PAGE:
Top 5 Yarn Label Lies

Filed in Industry Insight, Skill Building by on May 21, 2013 2 Comments

If you think that yarn labels tell you everything you need to know about the yarn they surround, you would be sadly mistaken.

Top 5 Yarn Label Lies

Although there is some good information on a yarn label, understanding what each element REALLY means can be a bit challenging.  And if you take all of it just at face value, you might discover that some labels lie! Here are some tips that should help you figure out how to read yarn labels more effectively.

Lie #1: Yarn Weight

Even yarn labels lie about their weight! I am not talking about how many grams or ounces in a ball or skein; in fact, that should be one of the few pieces of information that is consistently accurate.  I am talking about the yarn thickness scale.  Sometime you will find it in numbers 1=Very Fine through 6=Extra Bulky. Other times it will be in the description Sport, Worsted, DK.

The reality is that there is no true scale for either version of these terms and although the difference between lace and worsted is pretty obvious, the difference between DK and worsted may not be quite so clear.  And depending upon the fiber content and opinion of the person creating the label, they might be interchangeable.  Weight descriptions are there as a guideline, not as a rule or standand.

Image via Flickr by David J. Gray

Lie #2: Yardage

The yardage listed on labels in almost all cases is approximate.  It is calculated based on the weight of the ball/skein and is rarely actually measured out.  Sometimes indie yarn dyers do actually measure there yarns and therefore can be the exception to this rule, but you should still knit with caution.  And because yarn yardage is estimated based on weight, different colors can have different yardage amounts even in the same yarn from the same manufacturer.

Dye has weight, so “heavier” yarns will have less yardage than their lighter counterparts.  As such, natural yarns will usually have more yardage than the same yarn that has been dyed. So as you learn how to read yarn labels, always be sure to buy a little bit more yardage than your pattern calls for, or you might find yourself losing at a game of “yarn chicken”!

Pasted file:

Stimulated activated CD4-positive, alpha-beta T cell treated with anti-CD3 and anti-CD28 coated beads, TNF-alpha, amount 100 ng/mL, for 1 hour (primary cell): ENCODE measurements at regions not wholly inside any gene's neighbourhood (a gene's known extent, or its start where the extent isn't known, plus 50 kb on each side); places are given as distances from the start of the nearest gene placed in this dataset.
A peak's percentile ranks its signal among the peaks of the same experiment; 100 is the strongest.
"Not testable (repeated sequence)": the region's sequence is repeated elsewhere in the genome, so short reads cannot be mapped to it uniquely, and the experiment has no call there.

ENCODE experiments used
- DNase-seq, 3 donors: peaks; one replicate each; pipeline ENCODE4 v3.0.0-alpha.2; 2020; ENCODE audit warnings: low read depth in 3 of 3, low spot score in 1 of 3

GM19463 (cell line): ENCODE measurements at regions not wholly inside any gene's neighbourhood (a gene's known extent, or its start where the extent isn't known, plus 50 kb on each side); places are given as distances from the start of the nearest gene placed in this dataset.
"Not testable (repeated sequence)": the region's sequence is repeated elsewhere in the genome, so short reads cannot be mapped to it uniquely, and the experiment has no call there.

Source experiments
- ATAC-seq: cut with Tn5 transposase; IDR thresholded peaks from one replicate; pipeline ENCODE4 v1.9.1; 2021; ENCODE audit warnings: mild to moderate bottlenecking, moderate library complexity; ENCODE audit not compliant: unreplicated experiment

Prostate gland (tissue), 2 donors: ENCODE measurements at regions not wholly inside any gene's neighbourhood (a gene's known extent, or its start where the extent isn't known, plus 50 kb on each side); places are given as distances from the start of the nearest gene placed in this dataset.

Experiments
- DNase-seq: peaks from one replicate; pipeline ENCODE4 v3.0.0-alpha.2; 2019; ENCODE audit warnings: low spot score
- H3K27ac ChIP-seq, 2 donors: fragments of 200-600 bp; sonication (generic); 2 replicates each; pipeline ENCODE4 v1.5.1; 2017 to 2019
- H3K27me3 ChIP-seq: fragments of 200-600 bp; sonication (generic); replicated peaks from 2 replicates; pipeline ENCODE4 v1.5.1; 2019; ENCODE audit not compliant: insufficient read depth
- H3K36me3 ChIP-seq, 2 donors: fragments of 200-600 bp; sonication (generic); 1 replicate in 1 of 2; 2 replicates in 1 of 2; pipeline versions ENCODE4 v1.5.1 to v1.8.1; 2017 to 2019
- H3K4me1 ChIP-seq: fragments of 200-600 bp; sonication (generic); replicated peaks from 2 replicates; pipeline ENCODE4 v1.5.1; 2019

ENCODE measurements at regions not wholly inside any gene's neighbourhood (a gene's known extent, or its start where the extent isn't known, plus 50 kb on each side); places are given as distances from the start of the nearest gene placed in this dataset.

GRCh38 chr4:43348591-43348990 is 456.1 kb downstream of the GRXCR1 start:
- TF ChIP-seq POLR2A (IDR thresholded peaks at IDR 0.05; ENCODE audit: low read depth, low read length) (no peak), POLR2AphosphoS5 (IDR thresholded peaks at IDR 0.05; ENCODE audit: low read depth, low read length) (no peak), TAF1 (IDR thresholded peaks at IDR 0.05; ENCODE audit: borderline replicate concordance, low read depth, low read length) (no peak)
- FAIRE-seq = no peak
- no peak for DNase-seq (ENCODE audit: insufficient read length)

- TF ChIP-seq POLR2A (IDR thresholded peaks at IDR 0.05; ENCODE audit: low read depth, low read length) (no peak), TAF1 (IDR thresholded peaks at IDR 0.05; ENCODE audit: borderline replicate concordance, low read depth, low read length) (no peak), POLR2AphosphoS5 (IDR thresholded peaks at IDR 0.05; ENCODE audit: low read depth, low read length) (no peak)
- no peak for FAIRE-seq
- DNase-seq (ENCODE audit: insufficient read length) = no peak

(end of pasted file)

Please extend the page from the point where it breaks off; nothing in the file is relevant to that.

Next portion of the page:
Image via Flickr by Howard Dickins

Lie #3: Gauge

The gauge listed on the label is one possible gauge that you might (or might not) be able to get with the yarn.  There is nothing that guarantees that you will be able to match that gauge, it is just a reference point to help provide an idea of the fabric that can be created with the yarn.  The fabric created at that gauge may or may not suit the project you are trying to create, either (this relates closely to the next point).

Lie #4: Needle/Hook Size

Somebody, somewhere was able to get the gauge on the yarn label using the stated needle/hook size, but that does not mean that you will be able to create the same results.  It also does not mean that the stated needle/hook size is the “correct” size for the yarn.  Depending upon your own style of working with the yarn, your natural tension and the fabric you are trying to create the given needle/hook size maybe exactly correct or wrong by a significant margin.  Once again, this piece of information is just a reference point, not a fact.

Image via Flickr by ingermaaike2

Lie #5: Content is not King

There is more to yarn than just the content. I have often overheard knitters/crocheters talking about yarn content as if that tells the whole story about the yarn, but that just is not true. How it is spun and/or plied can make a significant difference in how the yarn actually works up into a fabric.  This is not to say that content is not important, because it is. And two different wool yarns will be much more similar than, say, a wool and a cotton. But a single spun will also behave differently than a plied yarn created from the exact same fiber.  So content is important, but it definitely doesn’t tell the whole story.

What does this all boil down to? The yarn label is a starting point of information. Much of it should be taken with a grain of salt, even if you’re a pro at learning how to read yarn labels. And the only way to really know if the yarn is right for the project is to put yarn to needles or hook and swatch!  So what are you waiting for?!

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